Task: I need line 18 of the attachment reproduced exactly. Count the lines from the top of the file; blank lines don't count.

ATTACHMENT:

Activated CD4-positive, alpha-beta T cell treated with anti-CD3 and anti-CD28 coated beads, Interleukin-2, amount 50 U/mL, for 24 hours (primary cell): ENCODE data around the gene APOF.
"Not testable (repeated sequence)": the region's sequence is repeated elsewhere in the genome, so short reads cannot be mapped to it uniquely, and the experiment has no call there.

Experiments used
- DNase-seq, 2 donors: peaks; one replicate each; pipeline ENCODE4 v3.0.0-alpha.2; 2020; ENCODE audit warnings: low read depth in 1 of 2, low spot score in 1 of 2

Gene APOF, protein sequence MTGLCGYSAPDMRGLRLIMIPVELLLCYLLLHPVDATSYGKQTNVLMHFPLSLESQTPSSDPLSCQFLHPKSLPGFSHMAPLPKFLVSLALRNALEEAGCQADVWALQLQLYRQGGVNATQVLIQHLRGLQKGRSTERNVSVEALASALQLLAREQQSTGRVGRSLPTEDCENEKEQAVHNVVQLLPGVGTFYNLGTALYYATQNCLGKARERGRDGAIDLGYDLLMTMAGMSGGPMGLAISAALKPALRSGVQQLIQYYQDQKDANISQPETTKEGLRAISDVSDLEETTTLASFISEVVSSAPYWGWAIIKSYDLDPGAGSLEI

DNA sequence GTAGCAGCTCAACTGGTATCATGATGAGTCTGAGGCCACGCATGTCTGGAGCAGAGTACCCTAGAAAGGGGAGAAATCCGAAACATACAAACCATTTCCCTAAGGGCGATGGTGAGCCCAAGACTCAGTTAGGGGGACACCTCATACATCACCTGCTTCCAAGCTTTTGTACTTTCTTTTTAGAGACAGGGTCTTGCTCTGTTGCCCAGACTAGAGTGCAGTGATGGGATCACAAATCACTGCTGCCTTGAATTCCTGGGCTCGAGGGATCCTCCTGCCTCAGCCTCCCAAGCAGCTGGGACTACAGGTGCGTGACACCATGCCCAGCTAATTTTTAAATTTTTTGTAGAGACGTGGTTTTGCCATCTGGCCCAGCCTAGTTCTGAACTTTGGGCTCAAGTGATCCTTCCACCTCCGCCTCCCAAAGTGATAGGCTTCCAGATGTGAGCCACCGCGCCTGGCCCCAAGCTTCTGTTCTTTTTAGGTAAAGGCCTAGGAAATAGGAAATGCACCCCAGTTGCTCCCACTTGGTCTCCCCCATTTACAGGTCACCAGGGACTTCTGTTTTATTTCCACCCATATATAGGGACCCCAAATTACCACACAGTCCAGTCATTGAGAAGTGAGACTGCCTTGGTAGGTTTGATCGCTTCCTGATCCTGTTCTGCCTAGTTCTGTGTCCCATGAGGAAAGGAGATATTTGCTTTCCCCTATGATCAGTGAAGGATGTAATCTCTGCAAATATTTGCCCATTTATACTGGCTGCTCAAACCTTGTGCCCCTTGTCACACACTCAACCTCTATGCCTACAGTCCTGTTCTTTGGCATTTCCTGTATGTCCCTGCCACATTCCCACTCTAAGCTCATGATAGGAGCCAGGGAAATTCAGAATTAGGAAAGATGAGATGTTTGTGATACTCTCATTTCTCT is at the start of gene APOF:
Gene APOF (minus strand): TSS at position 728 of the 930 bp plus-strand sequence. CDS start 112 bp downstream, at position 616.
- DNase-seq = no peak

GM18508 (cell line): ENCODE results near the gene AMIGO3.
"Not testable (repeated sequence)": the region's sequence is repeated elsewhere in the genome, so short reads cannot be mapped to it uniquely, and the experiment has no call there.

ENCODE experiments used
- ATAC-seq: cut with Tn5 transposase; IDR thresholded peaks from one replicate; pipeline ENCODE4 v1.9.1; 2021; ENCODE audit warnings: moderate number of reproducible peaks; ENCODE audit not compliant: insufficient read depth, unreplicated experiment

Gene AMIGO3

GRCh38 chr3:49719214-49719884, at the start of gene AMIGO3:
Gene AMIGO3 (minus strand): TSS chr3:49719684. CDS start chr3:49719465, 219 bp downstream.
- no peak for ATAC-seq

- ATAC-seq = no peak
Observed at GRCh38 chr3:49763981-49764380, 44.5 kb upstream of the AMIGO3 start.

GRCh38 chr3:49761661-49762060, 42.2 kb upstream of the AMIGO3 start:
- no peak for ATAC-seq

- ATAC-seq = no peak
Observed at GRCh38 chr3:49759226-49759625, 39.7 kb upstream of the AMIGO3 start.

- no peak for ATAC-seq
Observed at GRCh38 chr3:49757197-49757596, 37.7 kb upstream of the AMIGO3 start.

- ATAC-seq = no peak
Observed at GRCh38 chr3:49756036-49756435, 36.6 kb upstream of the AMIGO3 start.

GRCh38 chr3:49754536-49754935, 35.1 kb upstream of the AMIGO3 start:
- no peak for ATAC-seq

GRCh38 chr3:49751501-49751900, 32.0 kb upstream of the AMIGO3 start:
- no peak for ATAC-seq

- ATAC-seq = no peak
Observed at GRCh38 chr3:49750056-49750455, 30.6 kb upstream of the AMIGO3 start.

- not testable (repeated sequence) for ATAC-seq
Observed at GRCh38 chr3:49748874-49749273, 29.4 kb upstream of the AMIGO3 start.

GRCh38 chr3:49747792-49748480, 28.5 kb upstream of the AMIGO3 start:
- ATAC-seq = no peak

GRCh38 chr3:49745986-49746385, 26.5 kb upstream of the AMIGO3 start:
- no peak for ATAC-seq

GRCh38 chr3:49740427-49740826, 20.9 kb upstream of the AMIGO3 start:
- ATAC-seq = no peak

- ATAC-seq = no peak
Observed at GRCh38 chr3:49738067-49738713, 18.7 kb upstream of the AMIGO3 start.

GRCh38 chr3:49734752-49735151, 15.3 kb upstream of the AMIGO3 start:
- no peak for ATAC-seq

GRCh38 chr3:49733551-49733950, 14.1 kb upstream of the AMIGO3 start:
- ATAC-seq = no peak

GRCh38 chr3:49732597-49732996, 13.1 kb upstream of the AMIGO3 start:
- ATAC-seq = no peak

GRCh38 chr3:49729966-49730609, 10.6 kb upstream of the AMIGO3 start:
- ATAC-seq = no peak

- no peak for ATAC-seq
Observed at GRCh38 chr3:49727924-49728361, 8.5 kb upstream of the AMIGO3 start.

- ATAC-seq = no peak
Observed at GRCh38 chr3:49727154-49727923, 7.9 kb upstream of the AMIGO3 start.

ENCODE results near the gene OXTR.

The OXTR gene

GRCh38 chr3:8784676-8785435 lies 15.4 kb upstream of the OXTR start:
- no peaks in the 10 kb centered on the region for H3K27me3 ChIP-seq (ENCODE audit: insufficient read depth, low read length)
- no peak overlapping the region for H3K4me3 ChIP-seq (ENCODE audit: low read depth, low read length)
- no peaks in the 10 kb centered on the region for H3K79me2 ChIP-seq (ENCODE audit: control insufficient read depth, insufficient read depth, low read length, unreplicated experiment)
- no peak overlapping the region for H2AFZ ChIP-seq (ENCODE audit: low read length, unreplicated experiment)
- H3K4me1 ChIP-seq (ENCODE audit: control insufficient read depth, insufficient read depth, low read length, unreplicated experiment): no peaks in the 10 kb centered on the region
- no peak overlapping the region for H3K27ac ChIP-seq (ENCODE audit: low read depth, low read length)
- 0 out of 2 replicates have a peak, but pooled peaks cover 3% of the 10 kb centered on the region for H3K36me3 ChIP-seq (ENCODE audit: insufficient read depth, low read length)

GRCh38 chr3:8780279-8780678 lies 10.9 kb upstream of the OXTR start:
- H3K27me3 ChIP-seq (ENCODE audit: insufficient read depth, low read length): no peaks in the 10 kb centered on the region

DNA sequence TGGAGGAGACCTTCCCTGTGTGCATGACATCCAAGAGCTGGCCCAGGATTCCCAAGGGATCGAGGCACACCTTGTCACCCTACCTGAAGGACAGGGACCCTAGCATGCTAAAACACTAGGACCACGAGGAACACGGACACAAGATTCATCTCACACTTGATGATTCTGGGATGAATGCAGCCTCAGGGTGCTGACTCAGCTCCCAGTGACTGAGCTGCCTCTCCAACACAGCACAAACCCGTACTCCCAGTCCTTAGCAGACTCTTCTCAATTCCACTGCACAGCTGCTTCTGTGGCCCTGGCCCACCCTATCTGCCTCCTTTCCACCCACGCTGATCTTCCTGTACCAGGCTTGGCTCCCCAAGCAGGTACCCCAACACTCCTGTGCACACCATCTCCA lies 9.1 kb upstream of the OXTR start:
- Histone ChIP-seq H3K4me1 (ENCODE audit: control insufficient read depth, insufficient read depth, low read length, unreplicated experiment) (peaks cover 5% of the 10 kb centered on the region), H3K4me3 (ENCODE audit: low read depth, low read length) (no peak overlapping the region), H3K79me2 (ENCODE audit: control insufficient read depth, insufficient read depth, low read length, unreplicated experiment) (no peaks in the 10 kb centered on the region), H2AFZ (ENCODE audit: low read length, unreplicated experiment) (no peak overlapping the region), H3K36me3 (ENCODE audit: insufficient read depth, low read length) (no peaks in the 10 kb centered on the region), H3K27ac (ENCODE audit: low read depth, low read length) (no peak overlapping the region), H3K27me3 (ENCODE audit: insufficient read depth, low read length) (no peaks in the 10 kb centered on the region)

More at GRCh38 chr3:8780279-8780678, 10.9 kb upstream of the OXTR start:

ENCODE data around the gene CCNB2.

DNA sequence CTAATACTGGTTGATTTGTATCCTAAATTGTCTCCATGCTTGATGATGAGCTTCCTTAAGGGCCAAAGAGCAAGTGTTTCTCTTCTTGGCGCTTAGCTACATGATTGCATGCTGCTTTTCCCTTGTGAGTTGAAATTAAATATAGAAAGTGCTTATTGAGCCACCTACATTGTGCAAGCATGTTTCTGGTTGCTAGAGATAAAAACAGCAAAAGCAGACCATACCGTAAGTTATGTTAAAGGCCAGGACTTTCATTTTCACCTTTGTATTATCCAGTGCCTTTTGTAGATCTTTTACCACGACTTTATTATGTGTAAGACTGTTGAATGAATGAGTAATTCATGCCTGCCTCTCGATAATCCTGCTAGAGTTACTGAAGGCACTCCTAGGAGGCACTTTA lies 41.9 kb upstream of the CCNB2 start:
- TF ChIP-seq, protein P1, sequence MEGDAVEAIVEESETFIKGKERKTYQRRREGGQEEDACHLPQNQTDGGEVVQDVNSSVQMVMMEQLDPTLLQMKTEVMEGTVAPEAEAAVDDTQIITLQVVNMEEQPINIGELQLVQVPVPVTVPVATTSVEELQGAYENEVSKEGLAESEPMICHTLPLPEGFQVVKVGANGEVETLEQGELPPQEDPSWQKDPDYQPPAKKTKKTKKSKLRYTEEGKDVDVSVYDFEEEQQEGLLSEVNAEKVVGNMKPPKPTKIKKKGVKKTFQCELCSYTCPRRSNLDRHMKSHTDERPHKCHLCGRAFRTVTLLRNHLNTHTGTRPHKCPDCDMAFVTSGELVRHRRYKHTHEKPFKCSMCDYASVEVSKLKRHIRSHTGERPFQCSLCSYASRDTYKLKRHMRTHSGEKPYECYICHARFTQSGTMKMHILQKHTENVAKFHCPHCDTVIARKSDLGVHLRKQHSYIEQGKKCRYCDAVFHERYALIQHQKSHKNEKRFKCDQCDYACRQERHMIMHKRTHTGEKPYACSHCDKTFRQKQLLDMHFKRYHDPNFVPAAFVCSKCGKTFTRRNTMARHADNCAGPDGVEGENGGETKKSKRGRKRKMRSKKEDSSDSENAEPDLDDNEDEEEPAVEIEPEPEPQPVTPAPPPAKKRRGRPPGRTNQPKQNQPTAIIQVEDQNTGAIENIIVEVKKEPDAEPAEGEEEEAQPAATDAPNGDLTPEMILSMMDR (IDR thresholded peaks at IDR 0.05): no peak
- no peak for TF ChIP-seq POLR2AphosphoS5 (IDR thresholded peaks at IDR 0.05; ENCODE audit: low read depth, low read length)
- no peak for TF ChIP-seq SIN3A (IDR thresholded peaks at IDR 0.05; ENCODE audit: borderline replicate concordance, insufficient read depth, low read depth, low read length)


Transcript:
Observed at GRCh38 chr3:49763981-49764380, 44.5 kb upstream of the AMIGO3 start.